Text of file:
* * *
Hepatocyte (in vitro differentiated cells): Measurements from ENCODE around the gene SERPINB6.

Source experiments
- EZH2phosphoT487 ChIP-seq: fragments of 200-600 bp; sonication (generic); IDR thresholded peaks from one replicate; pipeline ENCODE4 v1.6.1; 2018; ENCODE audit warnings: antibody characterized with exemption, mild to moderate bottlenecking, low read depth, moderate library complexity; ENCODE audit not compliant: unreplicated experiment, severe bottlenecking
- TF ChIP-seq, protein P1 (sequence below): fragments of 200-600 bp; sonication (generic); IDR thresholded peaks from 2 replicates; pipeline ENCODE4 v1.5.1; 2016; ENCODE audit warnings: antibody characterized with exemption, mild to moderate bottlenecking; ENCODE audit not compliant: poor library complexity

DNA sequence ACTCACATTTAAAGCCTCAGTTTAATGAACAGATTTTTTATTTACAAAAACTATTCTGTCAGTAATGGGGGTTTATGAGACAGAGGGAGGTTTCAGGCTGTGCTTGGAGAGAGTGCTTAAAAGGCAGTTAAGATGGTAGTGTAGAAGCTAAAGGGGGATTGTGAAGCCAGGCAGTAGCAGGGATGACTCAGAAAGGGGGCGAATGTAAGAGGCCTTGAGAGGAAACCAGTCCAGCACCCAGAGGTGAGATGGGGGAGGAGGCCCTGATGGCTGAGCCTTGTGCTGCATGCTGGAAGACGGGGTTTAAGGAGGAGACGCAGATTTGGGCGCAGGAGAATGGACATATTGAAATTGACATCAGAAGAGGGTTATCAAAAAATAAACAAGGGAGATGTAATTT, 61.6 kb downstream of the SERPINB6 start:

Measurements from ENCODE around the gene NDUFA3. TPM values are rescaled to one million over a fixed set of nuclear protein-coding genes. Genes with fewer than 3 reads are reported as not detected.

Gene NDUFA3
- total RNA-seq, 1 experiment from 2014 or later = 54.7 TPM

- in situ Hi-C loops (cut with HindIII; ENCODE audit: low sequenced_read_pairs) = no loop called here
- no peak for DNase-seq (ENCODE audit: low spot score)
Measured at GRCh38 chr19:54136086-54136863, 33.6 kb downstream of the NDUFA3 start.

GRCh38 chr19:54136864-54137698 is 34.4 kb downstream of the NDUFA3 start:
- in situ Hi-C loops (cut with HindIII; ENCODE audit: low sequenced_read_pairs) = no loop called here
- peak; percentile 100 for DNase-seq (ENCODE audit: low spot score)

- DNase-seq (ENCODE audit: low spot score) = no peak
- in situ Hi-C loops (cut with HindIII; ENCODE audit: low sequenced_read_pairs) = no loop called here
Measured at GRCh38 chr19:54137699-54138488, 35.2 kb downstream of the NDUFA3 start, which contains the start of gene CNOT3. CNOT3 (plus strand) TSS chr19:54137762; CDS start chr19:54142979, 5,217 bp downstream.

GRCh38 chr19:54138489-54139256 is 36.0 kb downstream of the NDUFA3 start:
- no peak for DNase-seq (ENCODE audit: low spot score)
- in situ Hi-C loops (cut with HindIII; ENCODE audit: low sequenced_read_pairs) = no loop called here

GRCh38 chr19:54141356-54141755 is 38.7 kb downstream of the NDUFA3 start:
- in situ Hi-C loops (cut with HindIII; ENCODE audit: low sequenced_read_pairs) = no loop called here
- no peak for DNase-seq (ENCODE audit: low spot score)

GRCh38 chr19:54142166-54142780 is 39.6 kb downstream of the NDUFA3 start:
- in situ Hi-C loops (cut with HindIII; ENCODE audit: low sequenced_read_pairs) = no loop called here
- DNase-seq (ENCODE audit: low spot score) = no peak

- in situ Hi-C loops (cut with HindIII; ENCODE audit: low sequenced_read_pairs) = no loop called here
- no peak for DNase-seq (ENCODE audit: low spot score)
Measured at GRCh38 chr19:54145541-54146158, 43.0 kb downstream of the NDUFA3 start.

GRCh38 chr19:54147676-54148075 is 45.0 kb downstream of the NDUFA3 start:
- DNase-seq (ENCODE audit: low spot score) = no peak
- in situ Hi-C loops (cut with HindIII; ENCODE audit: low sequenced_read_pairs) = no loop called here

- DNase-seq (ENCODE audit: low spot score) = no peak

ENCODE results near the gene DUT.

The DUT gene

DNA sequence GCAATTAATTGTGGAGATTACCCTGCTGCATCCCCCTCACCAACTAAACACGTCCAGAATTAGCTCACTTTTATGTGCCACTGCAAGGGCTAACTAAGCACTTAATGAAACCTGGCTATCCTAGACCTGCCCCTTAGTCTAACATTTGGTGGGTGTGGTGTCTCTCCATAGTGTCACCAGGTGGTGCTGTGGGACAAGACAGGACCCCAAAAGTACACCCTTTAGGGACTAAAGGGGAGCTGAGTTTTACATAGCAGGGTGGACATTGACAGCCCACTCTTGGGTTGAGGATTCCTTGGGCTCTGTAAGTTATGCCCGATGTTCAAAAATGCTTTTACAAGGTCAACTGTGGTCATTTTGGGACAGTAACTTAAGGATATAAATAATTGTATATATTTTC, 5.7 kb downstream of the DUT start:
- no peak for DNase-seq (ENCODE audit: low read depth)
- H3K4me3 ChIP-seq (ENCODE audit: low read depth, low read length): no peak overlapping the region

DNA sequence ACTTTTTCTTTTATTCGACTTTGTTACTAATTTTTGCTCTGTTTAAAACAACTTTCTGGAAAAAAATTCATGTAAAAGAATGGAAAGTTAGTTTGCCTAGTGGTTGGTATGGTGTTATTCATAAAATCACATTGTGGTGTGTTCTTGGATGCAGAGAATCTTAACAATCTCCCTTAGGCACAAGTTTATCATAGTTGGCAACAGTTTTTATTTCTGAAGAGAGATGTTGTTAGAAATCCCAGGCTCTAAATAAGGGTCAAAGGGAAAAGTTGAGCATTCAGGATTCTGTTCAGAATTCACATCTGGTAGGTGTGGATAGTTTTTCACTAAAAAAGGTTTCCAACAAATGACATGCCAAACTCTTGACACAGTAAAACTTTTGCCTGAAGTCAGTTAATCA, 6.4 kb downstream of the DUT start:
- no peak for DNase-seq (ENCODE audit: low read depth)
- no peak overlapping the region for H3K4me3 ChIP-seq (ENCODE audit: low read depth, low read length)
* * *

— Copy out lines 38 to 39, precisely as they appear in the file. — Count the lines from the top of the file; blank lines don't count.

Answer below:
- H3K4me3 ChIP-seq (ENCODE audit: low read depth, low read length): no peak overlapping the region

DNA sequence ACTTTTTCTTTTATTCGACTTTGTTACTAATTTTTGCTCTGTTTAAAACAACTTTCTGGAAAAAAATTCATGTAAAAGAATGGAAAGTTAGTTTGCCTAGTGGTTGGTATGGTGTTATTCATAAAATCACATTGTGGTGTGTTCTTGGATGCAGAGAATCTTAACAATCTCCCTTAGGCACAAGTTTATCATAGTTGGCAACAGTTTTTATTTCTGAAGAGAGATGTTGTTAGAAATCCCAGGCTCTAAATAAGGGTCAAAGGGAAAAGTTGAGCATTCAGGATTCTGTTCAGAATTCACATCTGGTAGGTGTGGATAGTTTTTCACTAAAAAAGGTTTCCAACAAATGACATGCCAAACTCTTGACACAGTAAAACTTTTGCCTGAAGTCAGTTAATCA, 6.4 kb downstream of the DUT start: